“We don’t want people to lose out.”

Says Nick Clegg. He’s talking to people who already own property where he wants to build new garden cities. He wants to reassure them that even if new houses lose value he’s willing to compensate them by buying their houses or offsetting council tax.

Let’s be clear – solving the housing crisis requires people’s homes to lose value. The ridiculous price of housing doesn’t come from their intrinsic value, but from the scarcity of housing. People’s whose wealth is in their house are not ‘asset-rich’ but ‘crisis-rich’, if the crisis goes away, so will some of that wealth.

Taking Clegg to extremes means compensation should be paid to people for each house build – as every new build represents a ‘theft’ from people whose house would have been even more valuable if that house was never build.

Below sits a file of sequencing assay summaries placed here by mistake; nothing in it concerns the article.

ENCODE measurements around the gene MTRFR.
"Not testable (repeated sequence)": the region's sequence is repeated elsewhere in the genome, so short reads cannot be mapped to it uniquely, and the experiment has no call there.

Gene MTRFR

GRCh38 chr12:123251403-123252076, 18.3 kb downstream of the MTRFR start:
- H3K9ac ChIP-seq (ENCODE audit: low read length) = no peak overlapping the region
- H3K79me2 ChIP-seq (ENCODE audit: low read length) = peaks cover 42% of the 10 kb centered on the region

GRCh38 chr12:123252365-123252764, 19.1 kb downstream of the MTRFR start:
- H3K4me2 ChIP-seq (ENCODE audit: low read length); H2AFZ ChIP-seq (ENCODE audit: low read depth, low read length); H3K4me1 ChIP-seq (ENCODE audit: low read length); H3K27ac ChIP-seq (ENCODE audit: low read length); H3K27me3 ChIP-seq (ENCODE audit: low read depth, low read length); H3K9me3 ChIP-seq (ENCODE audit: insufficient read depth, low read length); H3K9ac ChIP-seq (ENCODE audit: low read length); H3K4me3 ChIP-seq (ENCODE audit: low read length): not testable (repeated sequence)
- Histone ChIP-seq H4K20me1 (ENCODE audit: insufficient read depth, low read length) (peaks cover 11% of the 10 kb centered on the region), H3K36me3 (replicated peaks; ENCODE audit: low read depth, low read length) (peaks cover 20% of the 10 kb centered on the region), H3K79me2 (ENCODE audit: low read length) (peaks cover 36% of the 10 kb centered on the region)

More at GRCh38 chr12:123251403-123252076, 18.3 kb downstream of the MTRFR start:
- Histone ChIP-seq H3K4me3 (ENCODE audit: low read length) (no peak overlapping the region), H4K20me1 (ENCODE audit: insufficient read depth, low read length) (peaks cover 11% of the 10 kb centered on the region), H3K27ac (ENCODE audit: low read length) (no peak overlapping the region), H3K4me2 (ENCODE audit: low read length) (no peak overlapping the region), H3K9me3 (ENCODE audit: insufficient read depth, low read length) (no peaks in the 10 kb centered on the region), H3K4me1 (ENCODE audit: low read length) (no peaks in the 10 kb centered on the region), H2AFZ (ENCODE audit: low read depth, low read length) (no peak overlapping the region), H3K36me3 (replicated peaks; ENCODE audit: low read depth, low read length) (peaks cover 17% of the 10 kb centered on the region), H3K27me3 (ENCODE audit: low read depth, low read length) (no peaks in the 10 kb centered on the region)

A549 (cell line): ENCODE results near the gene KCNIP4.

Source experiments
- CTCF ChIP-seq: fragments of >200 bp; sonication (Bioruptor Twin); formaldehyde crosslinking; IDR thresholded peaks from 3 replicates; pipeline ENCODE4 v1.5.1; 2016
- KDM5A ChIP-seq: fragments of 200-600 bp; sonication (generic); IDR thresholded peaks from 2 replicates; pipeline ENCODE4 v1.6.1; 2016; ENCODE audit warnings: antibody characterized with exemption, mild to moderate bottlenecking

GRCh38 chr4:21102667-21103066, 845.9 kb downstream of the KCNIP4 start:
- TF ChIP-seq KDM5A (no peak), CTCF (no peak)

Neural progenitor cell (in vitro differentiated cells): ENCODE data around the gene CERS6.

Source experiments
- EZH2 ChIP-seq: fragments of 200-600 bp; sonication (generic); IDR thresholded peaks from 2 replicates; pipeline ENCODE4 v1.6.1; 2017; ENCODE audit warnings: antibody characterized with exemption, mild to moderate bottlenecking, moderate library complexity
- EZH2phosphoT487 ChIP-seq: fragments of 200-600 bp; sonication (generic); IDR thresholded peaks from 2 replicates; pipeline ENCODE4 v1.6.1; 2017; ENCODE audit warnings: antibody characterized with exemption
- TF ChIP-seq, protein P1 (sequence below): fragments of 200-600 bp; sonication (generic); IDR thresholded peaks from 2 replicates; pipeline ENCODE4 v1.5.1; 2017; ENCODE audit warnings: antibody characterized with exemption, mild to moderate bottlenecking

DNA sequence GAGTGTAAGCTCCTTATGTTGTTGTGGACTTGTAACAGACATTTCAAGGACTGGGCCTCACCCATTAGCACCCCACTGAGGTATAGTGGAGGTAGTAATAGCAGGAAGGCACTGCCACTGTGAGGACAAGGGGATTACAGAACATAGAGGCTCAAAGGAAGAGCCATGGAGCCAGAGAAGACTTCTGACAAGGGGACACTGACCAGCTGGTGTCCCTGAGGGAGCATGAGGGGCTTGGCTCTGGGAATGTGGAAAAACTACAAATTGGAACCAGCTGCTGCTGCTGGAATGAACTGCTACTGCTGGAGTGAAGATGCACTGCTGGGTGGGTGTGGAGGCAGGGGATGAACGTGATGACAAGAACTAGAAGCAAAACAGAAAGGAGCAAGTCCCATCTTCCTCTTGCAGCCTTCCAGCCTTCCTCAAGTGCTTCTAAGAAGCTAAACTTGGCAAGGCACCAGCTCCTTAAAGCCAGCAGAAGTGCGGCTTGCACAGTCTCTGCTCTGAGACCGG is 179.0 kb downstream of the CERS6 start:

But on the other side, *not* building houses also represents a theft – over the long term renting is far more expensive than home-ownership. Halifax estimated the additional cost of renting over home-ownership to be £900 a year. This money isn’t lost to the air – it’s a transfer of wealth from tenants to landlords. This doesn’t happen because landlords are an essential and necessary cost, but because housing is.

People are already losing out. Creating more (but less absurdly valued) housing creates less losers, not more.

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